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Brent's Major Environmental Body Requests Call In

Roger Kelly, Chair of the Brent Sustainability Forum, has written to John Denham, requesting that he call in the Brent Cross planning application for a public inquiry.  The text of the letter is below:

Dear Mr Denham,

I write to you on behalf, and as Chair, of the Brent Sustainability Forum, first of all to congratulate you on some of your recent announcements - including the programme to tackle climate change through the development of new local carbon frameworks, and the “Warm Homes, Greener Homes” programme.

The Sustainability Forum is Brent’s main environmental network, made up of residents, community groups and representatives from public and private sectors that come together to promote and progress sustainability in the borough. This Forum is a partnership of over 100 different members who have been working hard to get local residents and local groups to take charge of their local environment by taking on environmental initiatives.

Brent Council, its Local Strategic Partnership and the Brent Sustainability Forum recently adopted a comprehensive, borough-wide, Climate Change Strategy (the first in London). This strategy and action plan will set the scene for the community, voluntary, public and private sectors in Brent to both mitigate and adapt to climate change. This strategy puts high expectations on all of Brent’s community to do more in relation to climate change, whilst serving as a demonstration project for other London boroughs.

In line with the Forum’s work, and in line with your recent announcements, the Brent Sustainability Forum would like to register its concern in relation to the Brent Cross Development which is being proposed, which puts at stake all of the hard work we have all been doing.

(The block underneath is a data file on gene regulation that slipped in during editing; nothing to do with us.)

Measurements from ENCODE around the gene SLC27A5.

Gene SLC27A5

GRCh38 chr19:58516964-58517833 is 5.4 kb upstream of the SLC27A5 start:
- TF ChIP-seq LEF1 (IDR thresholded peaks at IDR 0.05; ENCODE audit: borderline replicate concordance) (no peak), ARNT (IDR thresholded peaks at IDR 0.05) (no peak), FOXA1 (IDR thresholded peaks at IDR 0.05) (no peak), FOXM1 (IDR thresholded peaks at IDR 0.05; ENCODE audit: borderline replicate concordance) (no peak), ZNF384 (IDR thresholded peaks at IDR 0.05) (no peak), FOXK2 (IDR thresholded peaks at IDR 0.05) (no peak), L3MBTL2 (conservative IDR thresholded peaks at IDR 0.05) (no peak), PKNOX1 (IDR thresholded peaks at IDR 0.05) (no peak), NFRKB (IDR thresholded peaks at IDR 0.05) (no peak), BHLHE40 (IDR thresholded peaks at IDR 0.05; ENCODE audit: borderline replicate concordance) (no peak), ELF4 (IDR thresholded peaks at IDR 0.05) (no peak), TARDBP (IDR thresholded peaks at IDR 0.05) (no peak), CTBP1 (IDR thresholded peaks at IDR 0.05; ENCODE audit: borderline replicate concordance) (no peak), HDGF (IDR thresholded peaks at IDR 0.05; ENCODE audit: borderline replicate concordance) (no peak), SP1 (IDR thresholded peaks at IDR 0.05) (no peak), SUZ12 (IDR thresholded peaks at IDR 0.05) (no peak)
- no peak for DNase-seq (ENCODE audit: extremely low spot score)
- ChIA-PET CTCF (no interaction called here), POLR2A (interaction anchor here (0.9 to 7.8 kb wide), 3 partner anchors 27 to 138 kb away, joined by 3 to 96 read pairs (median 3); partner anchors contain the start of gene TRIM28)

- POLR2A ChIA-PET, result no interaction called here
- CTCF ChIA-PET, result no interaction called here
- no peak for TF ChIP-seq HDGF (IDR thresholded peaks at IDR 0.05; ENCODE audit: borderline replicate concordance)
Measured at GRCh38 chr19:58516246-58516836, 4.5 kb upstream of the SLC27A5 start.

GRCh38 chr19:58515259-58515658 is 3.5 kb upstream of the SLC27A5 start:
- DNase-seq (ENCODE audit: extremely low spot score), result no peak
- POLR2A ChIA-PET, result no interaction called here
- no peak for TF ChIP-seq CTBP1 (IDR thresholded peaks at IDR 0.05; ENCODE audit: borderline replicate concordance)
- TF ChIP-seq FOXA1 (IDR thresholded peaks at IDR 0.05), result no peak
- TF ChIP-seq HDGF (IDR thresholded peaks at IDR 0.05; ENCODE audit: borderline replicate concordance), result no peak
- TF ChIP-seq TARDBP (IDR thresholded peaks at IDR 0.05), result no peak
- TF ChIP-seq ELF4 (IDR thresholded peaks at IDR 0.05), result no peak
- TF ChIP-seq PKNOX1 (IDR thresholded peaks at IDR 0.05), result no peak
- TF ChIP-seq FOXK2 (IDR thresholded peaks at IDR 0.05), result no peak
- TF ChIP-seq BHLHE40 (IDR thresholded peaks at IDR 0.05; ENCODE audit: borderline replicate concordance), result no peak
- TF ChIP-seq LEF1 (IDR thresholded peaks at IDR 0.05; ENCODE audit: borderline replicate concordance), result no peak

We are thus asking you to call in the above application for a public inquiry, for a number of reasons:

Firstly, the regeneration scheme does not conform to a number of national planning policy issues. For example, the Government’s Climate Change Law has agreed to reduce CO2 emissions by 80% by 2050. However, this scheme will generate thousands of extra car journeys per day, which will make it effectively impossible to achieve the required reduction in CO2 emissions. In addition, residential buildings will only achieve Level 3 of the Code for Sustainable Homes, again making the target impossible to achieve.

Secondly, the adverse impacts arising from this scheme (the large increase in noise, traffic congestion and air pollution) extend far beyond the London Borough of Barnet boundary, so decisions concerning the scheme should not be left to Barnet councillors alone.

Thirdly, there is increasing confusion over what is being proposed. For example, the large waste handling facility is unspecified. Arguments abound concerning incineration and gasification; both could have adverse effects on the health and safety of residents.

Fourthly, there has been a significant lack of adequate and meaningful consultation concerning this scheme, including with Brent and Camden residents. Although Barnet Council mostly adhered to the letter of the law, they did not adhere to its spirit.

Fifthly, Barnet Council are unable to take an impartial view of the scheme due to a conflict of interest, since they are supporters of the scheme, major landowners in the area, and acting as ‘objective’ Local Planning Authority decision-makers.

Finally, the current scheme is simply a way of extending Brent Cross Shopping Centre, a proposal that was strongly opposed and thrown out by a public inquiry in 1999, and a Judicial Review and a High Court judgement in 2003. The recent reduction of other elements of Phase One - but still allowing the doubling of the shopping centre - seems to support this view. No other phases are guaranteed to be delivered by the developers.

If we are to achieve on current climate change policy and targets, not to mention the social inclusion agenda, schemes developed on these grounds must be assessed adequately. We therefore urge you to exercise your authority and call a public inquiry on this scheme.


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